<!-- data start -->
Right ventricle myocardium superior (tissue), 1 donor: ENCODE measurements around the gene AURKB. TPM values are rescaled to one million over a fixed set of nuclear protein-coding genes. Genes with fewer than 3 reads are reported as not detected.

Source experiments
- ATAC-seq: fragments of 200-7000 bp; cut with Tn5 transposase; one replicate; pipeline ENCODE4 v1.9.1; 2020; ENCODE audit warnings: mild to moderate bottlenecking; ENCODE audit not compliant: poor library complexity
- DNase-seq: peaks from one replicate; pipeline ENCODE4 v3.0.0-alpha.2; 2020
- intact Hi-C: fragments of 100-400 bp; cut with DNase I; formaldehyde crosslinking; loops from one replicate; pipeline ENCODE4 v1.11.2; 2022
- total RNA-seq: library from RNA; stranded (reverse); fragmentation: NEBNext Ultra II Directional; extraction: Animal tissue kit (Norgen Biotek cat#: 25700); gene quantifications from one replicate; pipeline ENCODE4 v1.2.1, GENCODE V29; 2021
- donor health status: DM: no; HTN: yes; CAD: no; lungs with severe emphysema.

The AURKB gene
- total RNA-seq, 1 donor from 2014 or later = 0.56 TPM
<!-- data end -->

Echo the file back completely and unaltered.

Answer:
Right ventricle myocardium superior (tissue), 1 donor: ENCODE measurements around the gene AURKB. TPM values are rescaled to one million over a fixed set of nuclear protein-coding genes. Genes with fewer than 3 reads are reported as not detected.

Source experiments
- ATAC-seq: fragments of 200-7000 bp; cut with Tn5 transposase; one replicate; pipeline ENCODE4 v1.9.1; 2020; ENCODE audit warnings: mild to moderate bottlenecking; ENCODE audit not compliant: poor library complexity
- DNase-seq: peaks from one replicate; pipeline ENCODE4 v3.0.0-alpha.2; 2020
- intact Hi-C: fragments of 100-400 bp; cut with DNase I; formaldehyde crosslinking; loops from one replicate; pipeline ENCODE4 v1.11.2; 2022
- total RNA-seq: library from RNA; stranded (reverse); fragmentation: NEBNext Ultra II Directional; extraction: Animal tissue kit (Norgen Biotek cat#: 25700); gene quantifications from one replicate; pipeline ENCODE4 v1.2.1, GENCODE V29; 2021
- donor health status: DM: no; HTN: yes; CAD: no; lungs with severe emphysema.

The AURKB gene
- total RNA-seq, 1 donor from 2014 or later = 0.56 TPM